THE GIRL EFFECT

October 7, 2011


I don't normally get into social issues in this blog, but I'd like to take a brief post to talk about something that means a great deal to me.

As a woman, I am very fortunate to have been blessed with an excellent education and the choices that my society has afforded me.  As a blogger in a free country, I am able to speak my mind and share with you those things I find interesting and relevant, at least in my little corner of the world.  I can wear what I want (especially on this blog), say what I want, and think what I want.  And so today I will take a little departure from my usual vintage happenings and will join bloggers around the world to talk about choices – choices we have that many young girls and women do not.

I was free to go to college.  I was free to choose my partner for life.  I was free to choose to have children when I was ready.  But that is not the case for girls in the developing world.  The plight of millions of girls across the world has largely been ignored.   But let’s take a look at some of the stats, shall we, courtesy of a little website I’d like to share with you – The Girl Effect.

-    An extra year of primary school boosts girls’ eventual wages by 10 to 20 percent. An extra year of secondary school raises her wages by 15 to 25 percent.

-    However, approximately one-quarter of girls in developing countries are not in school.

-    One girl in seven in developing countries marries before age 15; 38 percent marry before age 18.

-    One-quarter to one-half of girls in developing countries become mothers before age 18; 14 million girls aged 15 to 19 give birth in developing countries each year.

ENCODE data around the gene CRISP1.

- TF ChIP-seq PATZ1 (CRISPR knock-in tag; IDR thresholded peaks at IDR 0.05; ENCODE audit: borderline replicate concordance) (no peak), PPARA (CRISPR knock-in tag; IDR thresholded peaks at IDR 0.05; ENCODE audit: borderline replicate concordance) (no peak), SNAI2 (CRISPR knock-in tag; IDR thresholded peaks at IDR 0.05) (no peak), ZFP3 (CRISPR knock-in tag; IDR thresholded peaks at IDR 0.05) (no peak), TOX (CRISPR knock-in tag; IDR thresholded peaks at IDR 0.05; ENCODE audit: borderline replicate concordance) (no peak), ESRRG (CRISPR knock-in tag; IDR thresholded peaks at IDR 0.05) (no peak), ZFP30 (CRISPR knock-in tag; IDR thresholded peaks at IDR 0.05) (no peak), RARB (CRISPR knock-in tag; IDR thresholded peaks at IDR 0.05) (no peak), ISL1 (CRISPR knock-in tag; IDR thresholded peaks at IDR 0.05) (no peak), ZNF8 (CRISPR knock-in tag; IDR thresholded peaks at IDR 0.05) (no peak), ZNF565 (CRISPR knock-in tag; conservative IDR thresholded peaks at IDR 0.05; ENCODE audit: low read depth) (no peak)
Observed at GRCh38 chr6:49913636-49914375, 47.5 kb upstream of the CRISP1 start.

-    Medical complications from pregnancy are the leading cause of death among girls ages 15 to 19 worldwide. Compared with women ages 20 to 24, girls ages 10 to 14 are five times more likely to die from childbirth, and girls 15 to 19 are up to twice as likely, worldwide.

I had a son, but had I had a girl, or had I not been born in the country I was born in, our lives could have been drastically different.   Maybe you have daughters.  Can you imagine this life for them?  Can you imagine what your life would be like had you been given the lack of choices these girls are?


So let the free-thinking, vintage-wearing, saucy women of today, and the men who love them, think for a bit about the plight of our younger sisters around the world.  If you choose, join me and other bloggers for The Girl Effect Blogging Campaign, happening during this week of October 4th-11th, 2011.  Let us be the voice of girls whose voices are silenced by the world around them and stand up for girls to get an education, stand on their own two feet and change the world around them.

And now back to your regularly scheduled vintage programming.


'Bye for Now,





BaronessVonVintage said...

This post really has me thinking a LOT. Thanks, P. I will share this.

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